But since I can't (can't, delete unnecessary) sell the company, then maybe...then maybe close it and end this phase of my working life?

If not selling it, then closing it!

In the winter holidays, at the end of January/beginning of February, I went to an adult sports camp. Half of the people I knew before and the rest were new to me. As is often the case in such company, the question of work came up frequently. And then I heard myself. I replied: I'm just selling or closing the company! Did that say me? Yes, that was me saying out loud that I was closing the company. If I have to wait an infinite amount of time for a buyer, then some decision has to be made. What if I don't find a buyer at all? What if I keep waiting and the value of the company keeps going down? For now, the company has been profitable all along, but what if it stops being profitable and I keep hoping to find an investor? It's time to make a bold decision! If I don't sell by 31 March, I'm closing!

Already having made my decision, I still went to the toy fair in Nuremberg. I have been going there every year since 2010. Visiting this fair was already a ritual. Most of the time I went there alone, 900 km by car. I loved it very much - a time to think for hours. Business talks with myself. Very valuable. Someone asked me: why do you travel so many kilometres to a trade fair if you want to sell/close your company? I replied: to confirm my decision and to know 100% that I am doing the right thing and that I am convinced. The fair confirmed my decision. I felt ok with what I was going to do.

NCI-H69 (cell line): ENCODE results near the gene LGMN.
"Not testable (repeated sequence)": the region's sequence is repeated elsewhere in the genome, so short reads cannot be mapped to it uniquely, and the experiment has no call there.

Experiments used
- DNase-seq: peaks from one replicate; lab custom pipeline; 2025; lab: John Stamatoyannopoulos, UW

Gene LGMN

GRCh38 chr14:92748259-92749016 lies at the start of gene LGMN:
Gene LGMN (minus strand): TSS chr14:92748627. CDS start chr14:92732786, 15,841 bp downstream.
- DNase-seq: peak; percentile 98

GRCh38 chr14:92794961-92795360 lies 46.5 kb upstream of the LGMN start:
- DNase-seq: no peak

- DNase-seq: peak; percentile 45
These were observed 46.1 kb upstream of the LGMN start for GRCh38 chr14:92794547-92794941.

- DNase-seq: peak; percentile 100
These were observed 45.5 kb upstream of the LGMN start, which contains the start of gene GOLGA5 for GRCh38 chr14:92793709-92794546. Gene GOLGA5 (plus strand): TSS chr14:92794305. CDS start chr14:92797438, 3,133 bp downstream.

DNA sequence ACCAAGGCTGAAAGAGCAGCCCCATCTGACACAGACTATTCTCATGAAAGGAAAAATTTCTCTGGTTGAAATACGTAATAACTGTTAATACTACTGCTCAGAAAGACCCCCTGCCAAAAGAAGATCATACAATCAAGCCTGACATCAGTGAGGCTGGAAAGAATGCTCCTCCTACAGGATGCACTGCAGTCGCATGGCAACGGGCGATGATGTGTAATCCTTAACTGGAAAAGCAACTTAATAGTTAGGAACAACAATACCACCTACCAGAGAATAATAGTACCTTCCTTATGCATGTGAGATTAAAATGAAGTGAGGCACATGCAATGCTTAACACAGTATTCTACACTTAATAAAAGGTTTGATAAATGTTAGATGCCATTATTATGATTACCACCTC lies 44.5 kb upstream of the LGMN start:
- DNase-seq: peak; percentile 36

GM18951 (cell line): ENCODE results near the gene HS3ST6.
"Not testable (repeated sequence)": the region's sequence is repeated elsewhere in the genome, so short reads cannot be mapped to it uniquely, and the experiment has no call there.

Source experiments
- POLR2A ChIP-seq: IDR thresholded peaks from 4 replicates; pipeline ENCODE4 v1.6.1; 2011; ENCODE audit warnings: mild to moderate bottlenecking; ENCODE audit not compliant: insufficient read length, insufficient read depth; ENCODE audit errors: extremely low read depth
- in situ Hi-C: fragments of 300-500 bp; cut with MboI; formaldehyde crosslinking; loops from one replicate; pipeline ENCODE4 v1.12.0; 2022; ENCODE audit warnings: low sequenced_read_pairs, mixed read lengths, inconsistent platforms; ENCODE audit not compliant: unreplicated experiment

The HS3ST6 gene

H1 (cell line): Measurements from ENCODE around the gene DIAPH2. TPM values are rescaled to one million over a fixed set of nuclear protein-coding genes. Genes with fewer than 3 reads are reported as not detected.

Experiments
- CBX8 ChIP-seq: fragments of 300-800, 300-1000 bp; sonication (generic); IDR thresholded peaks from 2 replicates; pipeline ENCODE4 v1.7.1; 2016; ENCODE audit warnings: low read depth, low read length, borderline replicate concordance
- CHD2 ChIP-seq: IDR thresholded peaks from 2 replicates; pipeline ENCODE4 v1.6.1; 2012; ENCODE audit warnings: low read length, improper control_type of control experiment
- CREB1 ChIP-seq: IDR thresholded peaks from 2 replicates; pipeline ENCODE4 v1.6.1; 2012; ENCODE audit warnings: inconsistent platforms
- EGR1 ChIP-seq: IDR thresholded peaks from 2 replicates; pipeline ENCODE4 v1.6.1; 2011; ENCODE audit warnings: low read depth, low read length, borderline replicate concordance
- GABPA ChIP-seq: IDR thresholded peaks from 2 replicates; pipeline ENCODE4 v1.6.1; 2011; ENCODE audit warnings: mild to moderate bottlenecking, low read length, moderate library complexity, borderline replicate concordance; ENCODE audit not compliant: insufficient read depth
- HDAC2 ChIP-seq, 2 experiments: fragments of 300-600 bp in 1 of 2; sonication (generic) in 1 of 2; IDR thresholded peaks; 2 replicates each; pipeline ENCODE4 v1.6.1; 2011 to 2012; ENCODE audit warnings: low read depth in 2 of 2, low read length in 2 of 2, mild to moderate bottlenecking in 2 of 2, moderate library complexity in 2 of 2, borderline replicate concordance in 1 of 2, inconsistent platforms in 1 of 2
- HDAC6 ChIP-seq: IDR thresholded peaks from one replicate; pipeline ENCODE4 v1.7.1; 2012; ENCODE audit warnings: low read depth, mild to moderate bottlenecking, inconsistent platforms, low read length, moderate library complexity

I gave myself exactly two months to close this chapter of my professional life. I am a taskmaster. Time is scarce. You have to push hard now to make the deadline. The best motivator will be to terminate the office and warehouse lease. I took the plunge and then things took their course.

I found a few companies that bought from me and some agreed to accept returns. I made big sales. The CCC principle was confirmed: ‘price works wonders’. I often had to sell below the cost of purchase. But my reasoning was simple: ok, I'll sell below cost, but from April I'll no longer have the cost of the warehouse, the staff, nothing. So what I lose now, I will save in the following months. It is also true that after 17 years of running a business, in the end the goods that remain are often not very attractive products. As long as the company is operating normally and we are focused on growth, we buy new goods all the time. If we don't sell the old stock, the business keeps going. It is only when we want to sell everything and stop buying new products that it becomes apparent how much there was of the so-called ‘non-rotes’ or ‘shelf-stock’.